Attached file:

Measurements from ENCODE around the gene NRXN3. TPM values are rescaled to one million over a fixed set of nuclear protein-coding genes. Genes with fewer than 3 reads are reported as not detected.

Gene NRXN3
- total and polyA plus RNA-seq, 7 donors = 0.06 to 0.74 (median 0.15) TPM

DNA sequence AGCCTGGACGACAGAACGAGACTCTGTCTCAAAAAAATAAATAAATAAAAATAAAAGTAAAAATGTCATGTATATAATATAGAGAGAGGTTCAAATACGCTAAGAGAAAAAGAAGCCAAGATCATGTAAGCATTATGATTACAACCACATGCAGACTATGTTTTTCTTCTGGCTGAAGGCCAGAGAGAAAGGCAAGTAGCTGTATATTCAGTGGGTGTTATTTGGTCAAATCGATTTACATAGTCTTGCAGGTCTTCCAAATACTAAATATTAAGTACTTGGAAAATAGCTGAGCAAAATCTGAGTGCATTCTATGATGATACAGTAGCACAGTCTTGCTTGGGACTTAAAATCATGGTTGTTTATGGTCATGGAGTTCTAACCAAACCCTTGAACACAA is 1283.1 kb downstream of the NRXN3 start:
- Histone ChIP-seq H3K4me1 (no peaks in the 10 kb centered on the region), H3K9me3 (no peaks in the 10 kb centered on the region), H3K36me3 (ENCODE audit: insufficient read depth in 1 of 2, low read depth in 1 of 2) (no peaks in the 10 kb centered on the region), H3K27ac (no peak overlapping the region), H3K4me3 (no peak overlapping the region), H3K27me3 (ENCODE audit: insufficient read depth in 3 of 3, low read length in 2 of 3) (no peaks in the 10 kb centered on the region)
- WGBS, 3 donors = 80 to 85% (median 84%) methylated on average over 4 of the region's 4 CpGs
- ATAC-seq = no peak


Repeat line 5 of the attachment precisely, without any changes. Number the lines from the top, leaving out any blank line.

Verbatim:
- Histone ChIP-seq H3K4me1 (no peaks in the 10 kb centered on the region), H3K9me3 (no peaks in the 10 kb centered on the region), H3K36me3 (ENCODE audit: insufficient read depth in 1 of 2, low read depth in 1 of 2) (no peaks in the 10 kb centered on the region), H3K27ac (no peak overlapping the region), H3K4me3 (no peak overlapping the region), H3K27me3 (ENCODE audit: insufficient read depth in 3 of 3, low read length in 2 of 3) (no peaks in the 10 kb centered on the region)